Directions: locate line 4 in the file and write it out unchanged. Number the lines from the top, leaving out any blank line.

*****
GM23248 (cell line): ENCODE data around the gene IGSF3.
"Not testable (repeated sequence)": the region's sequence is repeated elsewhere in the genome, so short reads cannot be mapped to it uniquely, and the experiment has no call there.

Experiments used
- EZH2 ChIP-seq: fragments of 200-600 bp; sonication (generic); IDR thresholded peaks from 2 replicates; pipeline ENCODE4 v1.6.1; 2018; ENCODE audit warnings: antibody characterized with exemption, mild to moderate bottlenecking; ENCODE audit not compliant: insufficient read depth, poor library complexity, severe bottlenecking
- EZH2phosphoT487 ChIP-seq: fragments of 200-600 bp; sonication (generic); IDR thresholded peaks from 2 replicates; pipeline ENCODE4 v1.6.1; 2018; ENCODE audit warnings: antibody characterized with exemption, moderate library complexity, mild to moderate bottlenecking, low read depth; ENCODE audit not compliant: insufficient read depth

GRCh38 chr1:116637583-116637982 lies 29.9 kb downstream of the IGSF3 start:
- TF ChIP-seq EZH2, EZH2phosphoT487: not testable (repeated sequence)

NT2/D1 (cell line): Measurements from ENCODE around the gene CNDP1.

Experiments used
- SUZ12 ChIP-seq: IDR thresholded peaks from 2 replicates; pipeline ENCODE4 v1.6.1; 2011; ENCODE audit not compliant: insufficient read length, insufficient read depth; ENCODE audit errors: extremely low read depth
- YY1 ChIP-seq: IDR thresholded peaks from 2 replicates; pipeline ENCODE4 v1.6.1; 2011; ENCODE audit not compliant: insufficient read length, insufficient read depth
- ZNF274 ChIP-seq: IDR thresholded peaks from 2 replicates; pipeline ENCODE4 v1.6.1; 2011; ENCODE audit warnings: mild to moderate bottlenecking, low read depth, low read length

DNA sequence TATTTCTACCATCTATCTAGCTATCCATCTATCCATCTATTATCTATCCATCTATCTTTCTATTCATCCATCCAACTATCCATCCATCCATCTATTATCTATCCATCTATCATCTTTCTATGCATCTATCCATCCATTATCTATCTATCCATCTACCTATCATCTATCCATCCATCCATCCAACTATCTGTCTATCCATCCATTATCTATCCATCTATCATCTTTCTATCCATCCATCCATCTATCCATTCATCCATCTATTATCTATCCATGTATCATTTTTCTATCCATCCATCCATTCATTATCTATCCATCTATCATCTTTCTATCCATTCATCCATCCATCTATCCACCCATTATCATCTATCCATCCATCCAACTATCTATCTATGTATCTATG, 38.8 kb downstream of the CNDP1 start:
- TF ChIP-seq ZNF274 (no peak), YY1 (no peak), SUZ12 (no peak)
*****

- EZH2 ChIP-seq: fragments of 200-600 bp; sonication (generic); IDR thresholded peaks from 2 replicates; pipeline ENCODE4 v1.6.1; 2018; ENCODE audit warnings: antibody characterized with exemption, mild to moderate bottlenecking; ENCODE audit not compliant: insufficient read depth, poor library complexity, severe bottlenecking